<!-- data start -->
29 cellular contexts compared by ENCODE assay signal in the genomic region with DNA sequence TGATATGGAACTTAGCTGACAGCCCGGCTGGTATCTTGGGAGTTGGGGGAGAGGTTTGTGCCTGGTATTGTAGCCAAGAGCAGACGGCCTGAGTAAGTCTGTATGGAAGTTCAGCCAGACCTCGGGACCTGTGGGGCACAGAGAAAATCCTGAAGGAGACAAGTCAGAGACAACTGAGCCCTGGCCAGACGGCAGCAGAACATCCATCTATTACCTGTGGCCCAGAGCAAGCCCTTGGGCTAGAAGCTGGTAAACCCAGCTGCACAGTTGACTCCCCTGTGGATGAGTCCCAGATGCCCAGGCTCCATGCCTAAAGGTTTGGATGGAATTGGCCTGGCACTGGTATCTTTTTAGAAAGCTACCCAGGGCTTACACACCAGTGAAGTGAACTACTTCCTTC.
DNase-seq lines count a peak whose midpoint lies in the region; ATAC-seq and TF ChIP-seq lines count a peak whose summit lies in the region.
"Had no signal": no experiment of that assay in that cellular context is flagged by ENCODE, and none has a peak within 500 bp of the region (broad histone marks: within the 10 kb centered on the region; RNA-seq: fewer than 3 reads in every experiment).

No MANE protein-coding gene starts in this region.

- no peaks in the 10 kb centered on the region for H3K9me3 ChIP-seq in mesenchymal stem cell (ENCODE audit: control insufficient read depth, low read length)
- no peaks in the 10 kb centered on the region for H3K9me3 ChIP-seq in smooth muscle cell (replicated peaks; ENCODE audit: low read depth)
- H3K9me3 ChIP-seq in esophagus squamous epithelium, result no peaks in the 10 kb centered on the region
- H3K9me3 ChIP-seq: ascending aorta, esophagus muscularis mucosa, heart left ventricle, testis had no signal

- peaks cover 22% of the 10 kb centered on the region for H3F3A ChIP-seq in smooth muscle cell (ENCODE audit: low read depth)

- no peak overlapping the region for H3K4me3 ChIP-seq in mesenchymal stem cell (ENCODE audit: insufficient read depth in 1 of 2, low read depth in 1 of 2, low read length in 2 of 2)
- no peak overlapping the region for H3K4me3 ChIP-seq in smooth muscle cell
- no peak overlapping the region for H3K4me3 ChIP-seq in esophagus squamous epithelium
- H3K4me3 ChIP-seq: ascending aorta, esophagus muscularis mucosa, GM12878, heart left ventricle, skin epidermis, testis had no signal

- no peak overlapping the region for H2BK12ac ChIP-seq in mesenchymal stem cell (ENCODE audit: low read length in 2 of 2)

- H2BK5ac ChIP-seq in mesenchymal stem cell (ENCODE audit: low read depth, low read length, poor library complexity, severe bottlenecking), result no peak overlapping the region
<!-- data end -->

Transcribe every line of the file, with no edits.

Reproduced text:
29 cellular contexts compared by ENCODE assay signal in the genomic region with DNA sequence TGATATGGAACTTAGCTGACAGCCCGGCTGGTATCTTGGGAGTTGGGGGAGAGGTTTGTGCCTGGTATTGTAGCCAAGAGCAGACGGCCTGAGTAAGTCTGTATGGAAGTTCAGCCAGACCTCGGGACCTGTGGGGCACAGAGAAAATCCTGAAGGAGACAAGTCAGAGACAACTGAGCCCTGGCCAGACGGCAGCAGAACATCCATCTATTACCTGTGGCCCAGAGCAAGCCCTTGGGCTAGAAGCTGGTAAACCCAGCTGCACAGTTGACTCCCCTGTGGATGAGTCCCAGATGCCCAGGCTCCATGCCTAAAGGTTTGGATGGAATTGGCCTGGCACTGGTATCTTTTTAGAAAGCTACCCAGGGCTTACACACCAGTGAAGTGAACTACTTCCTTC.
DNase-seq lines count a peak whose midpoint lies in the region; ATAC-seq and TF ChIP-seq lines count a peak whose summit lies in the region.
"Had no signal": no experiment of that assay in that cellular context is flagged by ENCODE, and none has a peak within 500 bp of the region (broad histone marks: within the 10 kb centered on the region; RNA-seq: fewer than 3 reads in every experiment).

No MANE protein-coding gene starts in this region.

- no peaks in the 10 kb centered on the region for H3K9me3 ChIP-seq in mesenchymal stem cell (ENCODE audit: control insufficient read depth, low read length)
- no peaks in the 10 kb centered on the region for H3K9me3 ChIP-seq in smooth muscle cell (replicated peaks; ENCODE audit: low read depth)
- H3K9me3 ChIP-seq in esophagus squamous epithelium, result no peaks in the 10 kb centered on the region
- H3K9me3 ChIP-seq: ascending aorta, esophagus muscularis mucosa, heart left ventricle, testis had no signal

- peaks cover 22% of the 10 kb centered on the region for H3F3A ChIP-seq in smooth muscle cell (ENCODE audit: low read depth)

- no peak overlapping the region for H3K4me3 ChIP-seq in mesenchymal stem cell (ENCODE audit: insufficient read depth in 1 of 2, low read depth in 1 of 2, low read length in 2 of 2)
- no peak overlapping the region for H3K4me3 ChIP-seq in smooth muscle cell
- no peak overlapping the region for H3K4me3 ChIP-seq in esophagus squamous epithelium
- H3K4me3 ChIP-seq: ascending aorta, esophagus muscularis mucosa, GM12878, heart left ventricle, skin epidermis, testis had no signal

- no peak overlapping the region for H2BK12ac ChIP-seq in mesenchymal stem cell (ENCODE audit: low read length in 2 of 2)

- H2BK5ac ChIP-seq in mesenchymal stem cell (ENCODE audit: low read depth, low read length, poor library complexity, severe bottlenecking), result no peak overlapping the region